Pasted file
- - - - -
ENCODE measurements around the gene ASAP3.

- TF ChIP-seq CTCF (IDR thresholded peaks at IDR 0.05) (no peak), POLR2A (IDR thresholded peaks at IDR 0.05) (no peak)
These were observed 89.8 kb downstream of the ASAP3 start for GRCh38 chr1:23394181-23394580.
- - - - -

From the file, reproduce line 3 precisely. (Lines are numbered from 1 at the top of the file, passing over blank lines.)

These were observed 89.8 kb downstream of the ASAP3 start for GRCh38 chr1:23394181-23394580.